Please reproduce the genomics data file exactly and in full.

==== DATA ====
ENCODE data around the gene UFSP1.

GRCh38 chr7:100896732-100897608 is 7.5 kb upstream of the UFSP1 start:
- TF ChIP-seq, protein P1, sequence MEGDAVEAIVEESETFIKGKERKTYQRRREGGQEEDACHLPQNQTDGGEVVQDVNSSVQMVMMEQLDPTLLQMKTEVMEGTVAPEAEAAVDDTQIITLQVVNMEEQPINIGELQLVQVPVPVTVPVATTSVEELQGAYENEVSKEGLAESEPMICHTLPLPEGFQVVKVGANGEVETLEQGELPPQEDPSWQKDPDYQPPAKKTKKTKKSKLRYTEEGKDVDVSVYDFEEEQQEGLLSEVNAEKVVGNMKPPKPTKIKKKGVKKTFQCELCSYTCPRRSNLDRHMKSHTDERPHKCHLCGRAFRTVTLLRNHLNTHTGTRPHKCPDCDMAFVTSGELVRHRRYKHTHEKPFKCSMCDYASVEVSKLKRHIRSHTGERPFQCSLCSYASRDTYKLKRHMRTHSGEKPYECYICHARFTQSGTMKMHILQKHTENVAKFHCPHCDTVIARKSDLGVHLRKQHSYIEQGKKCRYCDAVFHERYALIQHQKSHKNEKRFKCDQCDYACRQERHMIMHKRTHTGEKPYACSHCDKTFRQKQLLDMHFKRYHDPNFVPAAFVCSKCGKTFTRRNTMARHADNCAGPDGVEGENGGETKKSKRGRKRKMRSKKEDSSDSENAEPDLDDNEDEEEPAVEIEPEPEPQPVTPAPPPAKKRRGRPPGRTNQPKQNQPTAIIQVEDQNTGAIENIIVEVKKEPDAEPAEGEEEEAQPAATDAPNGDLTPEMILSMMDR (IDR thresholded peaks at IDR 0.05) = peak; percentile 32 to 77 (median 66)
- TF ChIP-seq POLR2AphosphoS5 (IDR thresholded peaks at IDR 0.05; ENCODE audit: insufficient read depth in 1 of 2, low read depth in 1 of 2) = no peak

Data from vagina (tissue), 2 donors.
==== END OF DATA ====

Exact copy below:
ENCODE data around the gene UFSP1.

GRCh38 chr7:100896732-100897608 is 7.5 kb upstream of the UFSP1 start:
- TF ChIP-seq, protein P1, sequence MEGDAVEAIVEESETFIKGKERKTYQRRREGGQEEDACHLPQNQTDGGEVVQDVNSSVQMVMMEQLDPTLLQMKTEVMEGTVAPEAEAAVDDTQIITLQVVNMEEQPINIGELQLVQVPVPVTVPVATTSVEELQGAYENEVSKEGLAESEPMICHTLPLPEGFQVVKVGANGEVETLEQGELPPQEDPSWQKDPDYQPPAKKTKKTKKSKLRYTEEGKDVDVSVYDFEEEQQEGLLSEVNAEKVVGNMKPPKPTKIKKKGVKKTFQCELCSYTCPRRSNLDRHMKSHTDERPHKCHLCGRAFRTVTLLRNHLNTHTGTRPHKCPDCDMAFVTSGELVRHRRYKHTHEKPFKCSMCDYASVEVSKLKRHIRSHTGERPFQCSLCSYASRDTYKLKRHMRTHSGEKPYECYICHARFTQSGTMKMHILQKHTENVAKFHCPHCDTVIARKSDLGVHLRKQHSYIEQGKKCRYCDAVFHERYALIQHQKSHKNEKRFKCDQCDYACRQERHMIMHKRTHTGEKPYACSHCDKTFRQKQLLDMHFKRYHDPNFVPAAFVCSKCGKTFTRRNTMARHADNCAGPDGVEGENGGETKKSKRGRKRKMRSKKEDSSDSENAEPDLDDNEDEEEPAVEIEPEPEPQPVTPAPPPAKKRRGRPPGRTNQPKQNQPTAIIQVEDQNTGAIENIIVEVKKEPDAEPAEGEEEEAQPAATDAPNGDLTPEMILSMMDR (IDR thresholded peaks at IDR 0.05) = peak; percentile 32 to 77 (median 66)
- TF ChIP-seq POLR2AphosphoS5 (IDR thresholded peaks at IDR 0.05; ENCODE audit: insufficient read depth in 1 of 2, low read depth in 1 of 2) = no peak

Data from vagina (tissue), 2 donors.